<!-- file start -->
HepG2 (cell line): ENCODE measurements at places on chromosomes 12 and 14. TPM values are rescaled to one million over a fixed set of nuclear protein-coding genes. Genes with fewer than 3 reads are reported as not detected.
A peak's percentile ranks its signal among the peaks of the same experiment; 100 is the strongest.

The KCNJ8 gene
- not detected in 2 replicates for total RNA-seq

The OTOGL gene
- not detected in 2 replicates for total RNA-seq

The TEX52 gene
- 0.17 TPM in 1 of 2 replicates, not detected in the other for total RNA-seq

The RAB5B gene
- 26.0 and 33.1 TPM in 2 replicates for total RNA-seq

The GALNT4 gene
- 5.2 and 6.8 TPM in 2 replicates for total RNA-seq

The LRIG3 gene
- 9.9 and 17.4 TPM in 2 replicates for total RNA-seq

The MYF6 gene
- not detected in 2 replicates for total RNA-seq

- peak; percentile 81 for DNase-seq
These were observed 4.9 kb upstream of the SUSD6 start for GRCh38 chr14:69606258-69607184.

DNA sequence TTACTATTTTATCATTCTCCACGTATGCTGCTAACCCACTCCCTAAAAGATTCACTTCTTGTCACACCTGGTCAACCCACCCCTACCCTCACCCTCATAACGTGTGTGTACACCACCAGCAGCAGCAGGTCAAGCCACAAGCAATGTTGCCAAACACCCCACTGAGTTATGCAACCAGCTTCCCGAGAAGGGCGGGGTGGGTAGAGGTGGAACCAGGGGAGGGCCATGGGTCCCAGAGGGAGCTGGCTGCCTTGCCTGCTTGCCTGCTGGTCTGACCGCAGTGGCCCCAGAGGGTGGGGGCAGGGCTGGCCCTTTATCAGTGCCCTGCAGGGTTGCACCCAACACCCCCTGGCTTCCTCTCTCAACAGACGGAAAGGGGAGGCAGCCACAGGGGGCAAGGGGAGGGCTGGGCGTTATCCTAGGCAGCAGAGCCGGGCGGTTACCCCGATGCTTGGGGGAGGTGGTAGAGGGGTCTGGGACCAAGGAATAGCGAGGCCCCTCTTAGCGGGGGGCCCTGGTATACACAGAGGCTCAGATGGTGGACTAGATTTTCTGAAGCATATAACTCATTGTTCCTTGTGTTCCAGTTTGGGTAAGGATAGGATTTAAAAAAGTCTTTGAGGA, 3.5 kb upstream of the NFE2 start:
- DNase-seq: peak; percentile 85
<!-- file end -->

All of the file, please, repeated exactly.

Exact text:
HepG2 (cell line): ENCODE measurements at places on chromosomes 12 and 14. TPM values are rescaled to one million over a fixed set of nuclear protein-coding genes. Genes with fewer than 3 reads are reported as not detected.
A peak's percentile ranks its signal among the peaks of the same experiment; 100 is the strongest.

The KCNJ8 gene
- not detected in 2 replicates for total RNA-seq

The OTOGL gene
- not detected in 2 replicates for total RNA-seq

The TEX52 gene
- 0.17 TPM in 1 of 2 replicates, not detected in the other for total RNA-seq

The RAB5B gene
- 26.0 and 33.1 TPM in 2 replicates for total RNA-seq

The GALNT4 gene
- 5.2 and 6.8 TPM in 2 replicates for total RNA-seq

The LRIG3 gene
- 9.9 and 17.4 TPM in 2 replicates for total RNA-seq

The MYF6 gene
- not detected in 2 replicates for total RNA-seq

- peak; percentile 81 for DNase-seq
These were observed 4.9 kb upstream of the SUSD6 start for GRCh38 chr14:69606258-69607184.

DNA sequence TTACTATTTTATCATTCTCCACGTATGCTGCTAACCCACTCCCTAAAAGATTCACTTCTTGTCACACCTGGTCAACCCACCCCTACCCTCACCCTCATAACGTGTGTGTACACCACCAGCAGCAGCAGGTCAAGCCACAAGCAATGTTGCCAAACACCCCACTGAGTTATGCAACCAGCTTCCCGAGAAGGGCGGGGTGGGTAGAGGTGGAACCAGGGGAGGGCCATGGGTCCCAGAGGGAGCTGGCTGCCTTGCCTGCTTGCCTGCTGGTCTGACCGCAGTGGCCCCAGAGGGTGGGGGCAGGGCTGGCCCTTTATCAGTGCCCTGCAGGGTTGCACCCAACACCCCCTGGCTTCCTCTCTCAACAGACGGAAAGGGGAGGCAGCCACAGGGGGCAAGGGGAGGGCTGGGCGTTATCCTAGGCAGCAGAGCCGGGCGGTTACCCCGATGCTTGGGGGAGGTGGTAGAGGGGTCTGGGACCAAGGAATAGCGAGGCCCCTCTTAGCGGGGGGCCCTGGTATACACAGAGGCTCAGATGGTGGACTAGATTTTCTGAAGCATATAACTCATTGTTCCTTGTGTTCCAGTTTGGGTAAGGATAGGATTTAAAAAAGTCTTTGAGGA, 3.5 kb upstream of the NFE2 start:
- DNase-seq: peak; percentile 85